Software Defined RadioSubscribe
While SDR has been around for some time, it was originally the reserve of more advanced radio communication systems, such as cellular, satellite and military. However, it is proving increasingly popular, thanks to the ever higher performance, reduced size and cost of computer systems, coupled with the advent of RF devices that integrate multiple functions (e.g. ADC, DAC, LNA & PA).
In an ideal world you would simply connect an antenna to an ADC or DAC for receive or transmit. However, in practice low noise amplifiers (LNA) and power amplifiers (PA) tend to be required, in addition to filtering in the analogue RF front-end for certain applications. Many systems also make use of FPGAs located between digital converters and the host computer, to implement particularly computationally intensive tasks — such as digital up/down-conversion — in hardware.
SDR brings with it many benefits, including the possibility to:
- Future proof hardware platforms by enabling upgrade via software
- Consolidate hardware via systems that support multiple carriers (multi-TRX)
- Support multiple different wireless systems via a single hardware platform
- Expedite the development of new wireless systems
- Develop “cognitive radio” systems that can adapt to their environment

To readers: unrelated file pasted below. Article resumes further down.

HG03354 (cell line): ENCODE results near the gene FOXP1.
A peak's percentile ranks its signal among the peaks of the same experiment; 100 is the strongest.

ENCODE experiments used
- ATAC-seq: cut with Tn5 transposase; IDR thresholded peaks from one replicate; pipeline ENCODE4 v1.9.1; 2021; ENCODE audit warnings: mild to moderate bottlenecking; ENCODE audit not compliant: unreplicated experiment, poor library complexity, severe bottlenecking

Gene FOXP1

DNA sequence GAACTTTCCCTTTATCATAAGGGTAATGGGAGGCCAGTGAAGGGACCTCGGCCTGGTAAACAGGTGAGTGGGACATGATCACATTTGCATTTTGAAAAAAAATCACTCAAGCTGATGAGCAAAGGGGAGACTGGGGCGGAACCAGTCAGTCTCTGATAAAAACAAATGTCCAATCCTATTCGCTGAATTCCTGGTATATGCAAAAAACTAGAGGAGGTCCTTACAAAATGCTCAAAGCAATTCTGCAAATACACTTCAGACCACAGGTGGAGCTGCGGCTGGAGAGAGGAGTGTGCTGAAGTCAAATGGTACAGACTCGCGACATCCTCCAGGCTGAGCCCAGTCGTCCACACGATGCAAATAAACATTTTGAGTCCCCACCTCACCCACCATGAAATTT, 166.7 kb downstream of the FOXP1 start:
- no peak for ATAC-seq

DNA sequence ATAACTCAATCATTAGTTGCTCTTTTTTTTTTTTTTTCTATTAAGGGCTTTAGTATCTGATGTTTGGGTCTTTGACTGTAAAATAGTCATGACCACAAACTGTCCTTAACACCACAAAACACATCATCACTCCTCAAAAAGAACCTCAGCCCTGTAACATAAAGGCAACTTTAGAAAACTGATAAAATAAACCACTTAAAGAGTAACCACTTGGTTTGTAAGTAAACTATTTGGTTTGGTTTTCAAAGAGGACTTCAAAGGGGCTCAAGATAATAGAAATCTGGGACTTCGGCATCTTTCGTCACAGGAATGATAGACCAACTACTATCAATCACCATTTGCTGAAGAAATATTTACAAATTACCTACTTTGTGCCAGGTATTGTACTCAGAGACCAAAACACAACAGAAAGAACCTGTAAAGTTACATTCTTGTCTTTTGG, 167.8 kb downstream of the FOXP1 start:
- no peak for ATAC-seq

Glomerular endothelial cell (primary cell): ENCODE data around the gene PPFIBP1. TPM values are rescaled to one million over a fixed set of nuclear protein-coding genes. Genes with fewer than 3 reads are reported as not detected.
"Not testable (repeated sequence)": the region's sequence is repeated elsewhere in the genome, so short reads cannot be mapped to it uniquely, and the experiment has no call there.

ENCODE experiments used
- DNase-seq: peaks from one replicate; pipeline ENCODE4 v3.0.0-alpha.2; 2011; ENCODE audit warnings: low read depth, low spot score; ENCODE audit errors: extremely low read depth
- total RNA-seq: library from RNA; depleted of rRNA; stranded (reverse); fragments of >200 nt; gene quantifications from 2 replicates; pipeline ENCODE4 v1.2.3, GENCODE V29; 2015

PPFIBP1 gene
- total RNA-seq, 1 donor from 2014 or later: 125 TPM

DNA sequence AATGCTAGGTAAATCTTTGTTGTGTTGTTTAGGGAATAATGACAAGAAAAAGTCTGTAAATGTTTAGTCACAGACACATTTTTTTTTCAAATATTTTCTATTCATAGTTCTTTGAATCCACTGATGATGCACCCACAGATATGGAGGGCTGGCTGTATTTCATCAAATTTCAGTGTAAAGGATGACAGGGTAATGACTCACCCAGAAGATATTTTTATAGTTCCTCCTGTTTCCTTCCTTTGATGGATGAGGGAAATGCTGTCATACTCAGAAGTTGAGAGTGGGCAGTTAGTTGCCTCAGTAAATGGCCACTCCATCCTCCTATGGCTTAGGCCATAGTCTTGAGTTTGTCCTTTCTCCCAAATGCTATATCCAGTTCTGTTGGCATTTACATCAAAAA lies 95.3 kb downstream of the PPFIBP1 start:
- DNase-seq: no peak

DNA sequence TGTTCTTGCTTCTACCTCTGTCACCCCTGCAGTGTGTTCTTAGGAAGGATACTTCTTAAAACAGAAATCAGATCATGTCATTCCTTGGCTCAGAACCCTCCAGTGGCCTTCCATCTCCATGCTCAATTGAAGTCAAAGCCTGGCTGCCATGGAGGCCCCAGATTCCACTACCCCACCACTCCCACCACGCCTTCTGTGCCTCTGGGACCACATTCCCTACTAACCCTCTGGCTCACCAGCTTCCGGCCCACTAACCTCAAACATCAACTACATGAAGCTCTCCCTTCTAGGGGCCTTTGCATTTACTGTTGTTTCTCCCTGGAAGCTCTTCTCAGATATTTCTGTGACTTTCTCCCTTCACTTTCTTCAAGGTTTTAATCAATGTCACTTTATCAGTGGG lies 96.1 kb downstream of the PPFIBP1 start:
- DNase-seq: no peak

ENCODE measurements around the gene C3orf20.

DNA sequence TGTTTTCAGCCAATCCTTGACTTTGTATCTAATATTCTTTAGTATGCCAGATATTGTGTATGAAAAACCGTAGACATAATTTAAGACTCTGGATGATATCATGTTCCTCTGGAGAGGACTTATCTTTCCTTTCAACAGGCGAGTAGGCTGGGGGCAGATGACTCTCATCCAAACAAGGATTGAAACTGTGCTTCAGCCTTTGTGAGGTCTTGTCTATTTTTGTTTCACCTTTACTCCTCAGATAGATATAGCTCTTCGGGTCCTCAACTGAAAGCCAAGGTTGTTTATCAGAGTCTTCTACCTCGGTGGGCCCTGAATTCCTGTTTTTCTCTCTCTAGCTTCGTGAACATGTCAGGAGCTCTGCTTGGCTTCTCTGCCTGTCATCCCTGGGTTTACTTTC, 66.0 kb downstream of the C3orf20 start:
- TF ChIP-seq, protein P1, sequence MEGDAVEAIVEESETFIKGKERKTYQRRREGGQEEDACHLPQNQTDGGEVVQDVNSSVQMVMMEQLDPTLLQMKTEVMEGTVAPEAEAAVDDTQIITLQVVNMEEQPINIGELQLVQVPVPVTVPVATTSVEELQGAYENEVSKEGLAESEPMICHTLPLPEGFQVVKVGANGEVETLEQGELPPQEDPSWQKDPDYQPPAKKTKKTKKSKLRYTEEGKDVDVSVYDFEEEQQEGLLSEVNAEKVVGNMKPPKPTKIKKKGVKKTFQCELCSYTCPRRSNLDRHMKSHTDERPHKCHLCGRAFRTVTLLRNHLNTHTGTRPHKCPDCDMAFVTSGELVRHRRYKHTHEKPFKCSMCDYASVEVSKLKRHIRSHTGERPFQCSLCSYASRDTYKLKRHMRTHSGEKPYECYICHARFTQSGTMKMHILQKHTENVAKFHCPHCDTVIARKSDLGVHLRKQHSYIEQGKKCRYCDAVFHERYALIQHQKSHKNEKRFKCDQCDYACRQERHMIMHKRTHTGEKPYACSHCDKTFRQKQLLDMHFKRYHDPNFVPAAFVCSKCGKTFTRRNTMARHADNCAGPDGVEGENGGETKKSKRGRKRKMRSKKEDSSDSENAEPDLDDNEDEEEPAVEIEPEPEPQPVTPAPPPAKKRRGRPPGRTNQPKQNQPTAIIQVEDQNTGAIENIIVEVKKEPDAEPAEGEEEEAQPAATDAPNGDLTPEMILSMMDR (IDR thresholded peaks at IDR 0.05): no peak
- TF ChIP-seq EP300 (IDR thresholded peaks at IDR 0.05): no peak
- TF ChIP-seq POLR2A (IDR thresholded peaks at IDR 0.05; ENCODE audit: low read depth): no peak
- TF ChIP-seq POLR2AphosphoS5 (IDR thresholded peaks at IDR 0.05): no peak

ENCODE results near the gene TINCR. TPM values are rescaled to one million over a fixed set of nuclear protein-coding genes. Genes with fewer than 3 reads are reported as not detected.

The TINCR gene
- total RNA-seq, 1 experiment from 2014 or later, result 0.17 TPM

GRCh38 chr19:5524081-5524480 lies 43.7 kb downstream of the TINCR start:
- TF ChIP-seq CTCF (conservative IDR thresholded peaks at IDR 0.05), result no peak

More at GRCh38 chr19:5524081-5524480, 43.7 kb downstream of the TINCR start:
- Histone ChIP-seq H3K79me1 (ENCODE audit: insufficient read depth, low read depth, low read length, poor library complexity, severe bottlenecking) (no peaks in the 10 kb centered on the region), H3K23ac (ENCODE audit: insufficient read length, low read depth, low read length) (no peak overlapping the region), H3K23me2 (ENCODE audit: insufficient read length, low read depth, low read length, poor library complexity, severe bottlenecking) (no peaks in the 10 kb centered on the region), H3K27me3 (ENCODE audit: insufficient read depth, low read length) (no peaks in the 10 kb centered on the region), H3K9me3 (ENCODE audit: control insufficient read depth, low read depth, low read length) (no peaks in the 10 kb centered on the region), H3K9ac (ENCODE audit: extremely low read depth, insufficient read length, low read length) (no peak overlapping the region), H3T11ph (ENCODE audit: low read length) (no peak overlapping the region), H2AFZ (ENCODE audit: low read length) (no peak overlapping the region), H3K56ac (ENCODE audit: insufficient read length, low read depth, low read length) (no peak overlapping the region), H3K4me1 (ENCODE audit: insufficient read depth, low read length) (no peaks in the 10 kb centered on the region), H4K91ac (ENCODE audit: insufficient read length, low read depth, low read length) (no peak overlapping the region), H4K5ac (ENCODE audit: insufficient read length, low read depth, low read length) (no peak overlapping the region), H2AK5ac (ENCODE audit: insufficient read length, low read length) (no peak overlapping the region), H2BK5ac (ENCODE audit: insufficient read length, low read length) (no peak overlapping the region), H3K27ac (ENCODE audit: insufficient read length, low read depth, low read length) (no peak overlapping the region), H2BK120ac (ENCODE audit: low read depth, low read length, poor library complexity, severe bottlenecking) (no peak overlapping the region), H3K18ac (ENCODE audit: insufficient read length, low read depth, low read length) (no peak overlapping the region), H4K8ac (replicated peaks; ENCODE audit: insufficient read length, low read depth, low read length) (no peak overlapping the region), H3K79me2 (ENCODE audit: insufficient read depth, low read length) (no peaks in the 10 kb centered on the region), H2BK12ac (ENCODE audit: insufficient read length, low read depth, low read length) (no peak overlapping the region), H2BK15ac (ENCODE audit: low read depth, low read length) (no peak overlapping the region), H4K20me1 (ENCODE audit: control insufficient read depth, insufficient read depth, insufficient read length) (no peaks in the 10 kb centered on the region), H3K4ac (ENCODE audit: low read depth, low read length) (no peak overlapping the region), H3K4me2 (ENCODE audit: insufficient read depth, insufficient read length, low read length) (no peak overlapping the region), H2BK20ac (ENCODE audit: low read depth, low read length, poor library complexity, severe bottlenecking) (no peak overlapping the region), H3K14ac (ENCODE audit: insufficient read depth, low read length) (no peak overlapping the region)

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Latest Activity Stream
Which software are you using?
May I suggest use of correct abbreviations, such as for frequencies, i.e., Hz, kHz, MHz, and GHz in all applications and documentation. KHz, for example, represents a nonsensical combination of units (Kelvin-Hertz),...
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Second generation Radio Spectrum Processor provides low cost solution for receive applications, with improved specifications, new features and multi-platform software support.
SDRplay, makers of high performance Software Defined Radio Receivers, have now created an SD Card image to enable an RPi to become a general coverage receiver and more. In this article Jon suggests it's time to let your RPi see more of the spectrum.
The USB-powered RSP2 from SDRplay is capable of making accurate RF power measurements over a selectable bandwidth at any frequency from 1 kHz up to 2 GHz
The RSP2 from SDRplay, is a powerful wideband SDR receiver which covers all frequencies from 1 kHz up to 2 GHz. This enhanced version of the popular RSP1 provides three software selectable antenna inputs, & new stability and clocking features.
How we made the controls of a 75 year old short wave receiver operate a modern PC-based SDR radio - without the need for keyboard and mouse! Using shaft-encoders and an an Arduino-based control system, the SDRplay RSP1 makes for a fun retro-gadget
Fifty years ago, amateur radio (a.k.a. ham radio) was a very popular entry point for youngsters to discover the magic of electronics. The evolution of technology has meant that a generation has missed out and those who really understand RF...
A look at just a small selection of the things that can be done using software-defined radio.
First hands-on experiences with the low cost SDR platform.